Ghana Pension Reform to Result in $400 Million to Manage

Ghana’s equity and debt markets will receive as much as $400 million annually beginning this year through privately managed funds linked to a mandatory government pension scheme, boosting efficiency and liquidity in the West African nation’s capital markets, Renaissance Capital economist Yvonne Mhango said.

About 25 percent of the funds will be invested in equities, implying $1.9 million a week will enter the stock market, which has a weekly turnover of $1.8 million now, Mhango said in an e- mailed note to clients dated today. The bulk of the remaining $300 million will go into cedi-denominated debt, she said.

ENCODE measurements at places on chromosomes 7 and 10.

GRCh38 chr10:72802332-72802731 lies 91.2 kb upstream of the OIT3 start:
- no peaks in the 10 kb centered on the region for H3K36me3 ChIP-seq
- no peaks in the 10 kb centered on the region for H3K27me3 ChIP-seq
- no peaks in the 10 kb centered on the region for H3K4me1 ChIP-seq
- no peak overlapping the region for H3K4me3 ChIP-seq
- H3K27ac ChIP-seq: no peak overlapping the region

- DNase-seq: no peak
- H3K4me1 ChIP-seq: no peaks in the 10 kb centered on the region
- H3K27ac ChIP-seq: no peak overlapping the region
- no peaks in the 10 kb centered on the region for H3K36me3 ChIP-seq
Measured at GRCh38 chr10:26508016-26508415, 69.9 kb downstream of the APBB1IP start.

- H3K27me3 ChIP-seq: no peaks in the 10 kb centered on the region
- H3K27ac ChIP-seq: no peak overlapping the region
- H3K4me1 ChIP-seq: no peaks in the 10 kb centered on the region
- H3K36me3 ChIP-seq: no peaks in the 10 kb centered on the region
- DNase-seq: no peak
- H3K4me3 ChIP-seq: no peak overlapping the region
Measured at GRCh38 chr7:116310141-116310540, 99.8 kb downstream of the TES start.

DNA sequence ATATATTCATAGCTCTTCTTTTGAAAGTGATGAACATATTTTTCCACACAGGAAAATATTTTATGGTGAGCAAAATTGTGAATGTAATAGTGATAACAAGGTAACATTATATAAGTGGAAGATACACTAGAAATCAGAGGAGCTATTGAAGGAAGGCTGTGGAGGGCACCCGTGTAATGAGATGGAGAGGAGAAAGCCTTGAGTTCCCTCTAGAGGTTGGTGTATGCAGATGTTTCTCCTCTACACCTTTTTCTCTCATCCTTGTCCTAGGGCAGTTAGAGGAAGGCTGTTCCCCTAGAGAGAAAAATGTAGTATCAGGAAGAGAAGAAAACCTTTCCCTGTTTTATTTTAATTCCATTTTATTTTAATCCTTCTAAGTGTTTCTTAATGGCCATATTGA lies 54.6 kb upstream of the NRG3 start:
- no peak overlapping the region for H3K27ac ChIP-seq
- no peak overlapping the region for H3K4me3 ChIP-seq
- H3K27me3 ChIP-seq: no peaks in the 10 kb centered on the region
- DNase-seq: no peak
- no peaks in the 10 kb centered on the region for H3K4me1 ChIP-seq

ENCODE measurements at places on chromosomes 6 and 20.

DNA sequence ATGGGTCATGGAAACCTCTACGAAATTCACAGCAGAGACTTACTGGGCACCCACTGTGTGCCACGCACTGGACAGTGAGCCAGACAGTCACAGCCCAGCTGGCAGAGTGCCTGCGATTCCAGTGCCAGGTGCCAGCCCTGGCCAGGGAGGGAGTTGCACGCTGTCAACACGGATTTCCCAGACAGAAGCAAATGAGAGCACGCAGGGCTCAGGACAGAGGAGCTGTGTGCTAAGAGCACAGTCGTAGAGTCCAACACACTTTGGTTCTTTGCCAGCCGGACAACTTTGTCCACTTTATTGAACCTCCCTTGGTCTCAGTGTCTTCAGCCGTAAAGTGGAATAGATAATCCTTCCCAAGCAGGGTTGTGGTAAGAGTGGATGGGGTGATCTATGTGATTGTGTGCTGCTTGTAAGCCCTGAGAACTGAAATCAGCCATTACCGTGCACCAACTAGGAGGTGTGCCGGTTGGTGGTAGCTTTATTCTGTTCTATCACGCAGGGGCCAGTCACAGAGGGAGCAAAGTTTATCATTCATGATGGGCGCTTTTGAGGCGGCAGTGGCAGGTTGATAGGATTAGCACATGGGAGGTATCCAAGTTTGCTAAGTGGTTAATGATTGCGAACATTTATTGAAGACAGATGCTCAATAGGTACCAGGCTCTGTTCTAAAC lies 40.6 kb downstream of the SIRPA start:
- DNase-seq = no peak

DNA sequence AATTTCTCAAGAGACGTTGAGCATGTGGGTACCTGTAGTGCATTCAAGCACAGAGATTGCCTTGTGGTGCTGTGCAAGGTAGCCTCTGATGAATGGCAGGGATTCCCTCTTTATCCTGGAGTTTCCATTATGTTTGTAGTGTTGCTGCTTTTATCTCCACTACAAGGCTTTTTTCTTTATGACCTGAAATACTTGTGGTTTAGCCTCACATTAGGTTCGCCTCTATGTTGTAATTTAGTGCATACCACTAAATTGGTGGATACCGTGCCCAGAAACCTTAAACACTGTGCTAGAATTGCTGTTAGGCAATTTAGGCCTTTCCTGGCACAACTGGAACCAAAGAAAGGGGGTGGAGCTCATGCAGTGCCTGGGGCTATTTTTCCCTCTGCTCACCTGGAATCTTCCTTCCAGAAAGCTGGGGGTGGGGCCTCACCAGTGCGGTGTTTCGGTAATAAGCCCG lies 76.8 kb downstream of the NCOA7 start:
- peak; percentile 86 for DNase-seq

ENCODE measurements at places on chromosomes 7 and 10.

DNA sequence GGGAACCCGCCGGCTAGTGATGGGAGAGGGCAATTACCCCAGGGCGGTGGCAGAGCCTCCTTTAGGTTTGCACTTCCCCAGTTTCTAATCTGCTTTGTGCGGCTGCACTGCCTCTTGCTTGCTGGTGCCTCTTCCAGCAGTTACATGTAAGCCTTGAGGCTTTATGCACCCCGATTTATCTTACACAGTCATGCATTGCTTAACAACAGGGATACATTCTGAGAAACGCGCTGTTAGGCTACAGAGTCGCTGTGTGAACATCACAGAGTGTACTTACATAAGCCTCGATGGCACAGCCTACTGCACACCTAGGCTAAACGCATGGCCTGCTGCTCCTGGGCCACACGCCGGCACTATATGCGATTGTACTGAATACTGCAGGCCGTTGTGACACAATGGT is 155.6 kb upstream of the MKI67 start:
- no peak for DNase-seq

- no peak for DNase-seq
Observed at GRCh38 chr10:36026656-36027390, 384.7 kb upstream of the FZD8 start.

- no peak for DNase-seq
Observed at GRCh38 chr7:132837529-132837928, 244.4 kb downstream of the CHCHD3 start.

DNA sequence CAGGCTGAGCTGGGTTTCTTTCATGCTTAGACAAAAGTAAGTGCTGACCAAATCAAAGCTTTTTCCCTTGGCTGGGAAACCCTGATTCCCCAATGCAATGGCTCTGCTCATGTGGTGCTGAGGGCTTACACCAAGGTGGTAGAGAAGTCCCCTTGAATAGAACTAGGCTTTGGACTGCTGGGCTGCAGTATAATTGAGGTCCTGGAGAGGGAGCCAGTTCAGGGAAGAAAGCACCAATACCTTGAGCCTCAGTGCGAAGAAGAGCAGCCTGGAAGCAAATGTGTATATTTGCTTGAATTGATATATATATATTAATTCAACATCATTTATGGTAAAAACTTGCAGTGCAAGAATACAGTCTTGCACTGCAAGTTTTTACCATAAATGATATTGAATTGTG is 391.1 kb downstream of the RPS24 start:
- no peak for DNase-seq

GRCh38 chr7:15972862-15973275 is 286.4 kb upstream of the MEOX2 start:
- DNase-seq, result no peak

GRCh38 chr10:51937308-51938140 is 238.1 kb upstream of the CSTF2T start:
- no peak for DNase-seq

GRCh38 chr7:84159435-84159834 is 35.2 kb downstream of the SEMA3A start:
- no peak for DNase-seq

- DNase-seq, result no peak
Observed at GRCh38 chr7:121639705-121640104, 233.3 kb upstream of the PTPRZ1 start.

“The entry of new institutional investors is therefore expected to have a marked effect on the local equity market,” Mhango said. “The new fund managers are also expected to make markets more liquid, efficient and transparent, offer alternative sources of financing from local commercial banks and stimulate financial innovation.”

The change is part of a 2008 law that created a pension plan aimed at boosting savings in the world’s second-largest cocoa producer. Under the law, employees in the so-called formal sector will pay 13.5 percent of their earnings into a pool managed by the government’s Social Security and National Insurance Trust. An additional 5 percent of earnings will be automatically withheld and remitted to privately managed funds.

A third element of the law would create a privately managed retirement fund funded through voluntary contributions targeted at the more than 80 percent of Ghanaians who work in the informal sector.

To contact the reporters on this story: Ana Monteiro in Johannesburg at; Jason McLure in Accra at

To contact the editor responsible for this story: Gavin Serkin at

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